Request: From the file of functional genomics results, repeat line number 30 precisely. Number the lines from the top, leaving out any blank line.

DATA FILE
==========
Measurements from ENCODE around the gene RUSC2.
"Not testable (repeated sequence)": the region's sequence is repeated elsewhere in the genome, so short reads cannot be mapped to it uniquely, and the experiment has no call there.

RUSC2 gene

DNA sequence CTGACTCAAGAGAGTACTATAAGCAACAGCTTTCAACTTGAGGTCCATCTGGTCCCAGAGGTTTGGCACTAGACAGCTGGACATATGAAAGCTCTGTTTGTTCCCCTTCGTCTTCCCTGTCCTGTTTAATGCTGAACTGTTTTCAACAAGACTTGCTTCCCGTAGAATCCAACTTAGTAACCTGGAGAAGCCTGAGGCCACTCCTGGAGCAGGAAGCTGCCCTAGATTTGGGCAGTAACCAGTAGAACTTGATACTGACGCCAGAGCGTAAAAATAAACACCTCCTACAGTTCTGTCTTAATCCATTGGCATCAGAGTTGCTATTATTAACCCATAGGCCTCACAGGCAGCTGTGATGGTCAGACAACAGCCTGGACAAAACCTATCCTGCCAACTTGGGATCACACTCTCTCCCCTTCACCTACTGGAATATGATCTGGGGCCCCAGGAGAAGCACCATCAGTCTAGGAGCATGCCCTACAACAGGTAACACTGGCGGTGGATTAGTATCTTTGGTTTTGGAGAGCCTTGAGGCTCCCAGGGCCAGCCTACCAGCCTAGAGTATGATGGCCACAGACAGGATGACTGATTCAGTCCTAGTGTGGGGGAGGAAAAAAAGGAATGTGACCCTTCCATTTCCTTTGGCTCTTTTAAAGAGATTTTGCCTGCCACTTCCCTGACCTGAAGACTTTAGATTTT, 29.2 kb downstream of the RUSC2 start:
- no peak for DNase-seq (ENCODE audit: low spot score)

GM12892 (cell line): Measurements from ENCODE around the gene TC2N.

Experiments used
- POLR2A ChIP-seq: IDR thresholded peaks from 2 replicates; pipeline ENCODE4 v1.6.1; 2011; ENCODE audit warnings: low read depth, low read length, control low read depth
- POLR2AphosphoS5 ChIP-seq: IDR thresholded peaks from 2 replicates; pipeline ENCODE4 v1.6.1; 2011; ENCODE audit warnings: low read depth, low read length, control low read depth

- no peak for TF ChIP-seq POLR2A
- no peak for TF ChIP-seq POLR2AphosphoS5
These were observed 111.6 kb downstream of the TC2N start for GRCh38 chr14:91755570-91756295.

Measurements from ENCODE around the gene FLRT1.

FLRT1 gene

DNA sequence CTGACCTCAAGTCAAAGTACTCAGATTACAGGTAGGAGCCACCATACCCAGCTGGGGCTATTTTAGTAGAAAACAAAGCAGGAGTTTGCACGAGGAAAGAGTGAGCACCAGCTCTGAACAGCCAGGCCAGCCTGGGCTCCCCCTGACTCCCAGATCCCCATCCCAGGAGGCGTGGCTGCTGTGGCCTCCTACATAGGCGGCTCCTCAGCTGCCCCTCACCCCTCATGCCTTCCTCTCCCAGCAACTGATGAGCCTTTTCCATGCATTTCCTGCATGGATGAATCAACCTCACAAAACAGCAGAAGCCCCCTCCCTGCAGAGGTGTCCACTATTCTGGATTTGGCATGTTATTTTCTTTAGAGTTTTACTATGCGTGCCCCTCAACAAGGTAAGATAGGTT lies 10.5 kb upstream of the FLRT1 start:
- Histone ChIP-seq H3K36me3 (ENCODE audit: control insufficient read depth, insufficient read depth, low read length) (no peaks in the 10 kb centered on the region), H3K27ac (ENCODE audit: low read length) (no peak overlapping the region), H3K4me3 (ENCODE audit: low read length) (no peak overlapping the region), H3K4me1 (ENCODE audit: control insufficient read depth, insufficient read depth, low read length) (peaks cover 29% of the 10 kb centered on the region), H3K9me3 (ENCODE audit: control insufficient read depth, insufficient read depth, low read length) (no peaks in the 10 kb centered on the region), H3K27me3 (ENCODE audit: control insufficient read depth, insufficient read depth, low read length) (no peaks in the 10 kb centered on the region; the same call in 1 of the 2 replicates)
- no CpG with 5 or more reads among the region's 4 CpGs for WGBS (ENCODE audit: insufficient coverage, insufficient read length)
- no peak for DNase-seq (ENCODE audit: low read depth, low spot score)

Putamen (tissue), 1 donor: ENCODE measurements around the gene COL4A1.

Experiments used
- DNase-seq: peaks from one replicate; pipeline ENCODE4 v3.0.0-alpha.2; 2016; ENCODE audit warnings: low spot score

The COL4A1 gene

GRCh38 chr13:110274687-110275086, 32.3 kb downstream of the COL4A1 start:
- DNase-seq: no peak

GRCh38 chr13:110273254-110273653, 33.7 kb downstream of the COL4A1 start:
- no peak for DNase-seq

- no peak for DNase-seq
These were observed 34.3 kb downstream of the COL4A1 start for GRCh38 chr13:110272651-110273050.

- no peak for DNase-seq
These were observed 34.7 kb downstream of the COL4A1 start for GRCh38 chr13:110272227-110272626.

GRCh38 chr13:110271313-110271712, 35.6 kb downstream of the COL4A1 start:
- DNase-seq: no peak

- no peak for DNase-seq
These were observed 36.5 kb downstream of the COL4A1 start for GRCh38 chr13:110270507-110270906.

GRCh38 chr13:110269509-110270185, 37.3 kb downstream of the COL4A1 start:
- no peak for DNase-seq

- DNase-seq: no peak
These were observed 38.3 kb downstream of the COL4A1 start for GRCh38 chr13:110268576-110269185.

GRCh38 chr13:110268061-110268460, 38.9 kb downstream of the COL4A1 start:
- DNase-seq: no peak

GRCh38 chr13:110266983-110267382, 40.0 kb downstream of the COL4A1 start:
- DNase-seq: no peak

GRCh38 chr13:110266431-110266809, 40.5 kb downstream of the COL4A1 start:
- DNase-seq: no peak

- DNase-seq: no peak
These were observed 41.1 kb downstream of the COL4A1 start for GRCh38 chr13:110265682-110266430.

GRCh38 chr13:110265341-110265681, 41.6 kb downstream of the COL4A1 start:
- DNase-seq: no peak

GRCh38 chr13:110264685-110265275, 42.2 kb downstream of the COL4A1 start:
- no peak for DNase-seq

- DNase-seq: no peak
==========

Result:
These were observed 34.7 kb downstream of the COL4A1 start for GRCh38 chr13:110272227-110272626.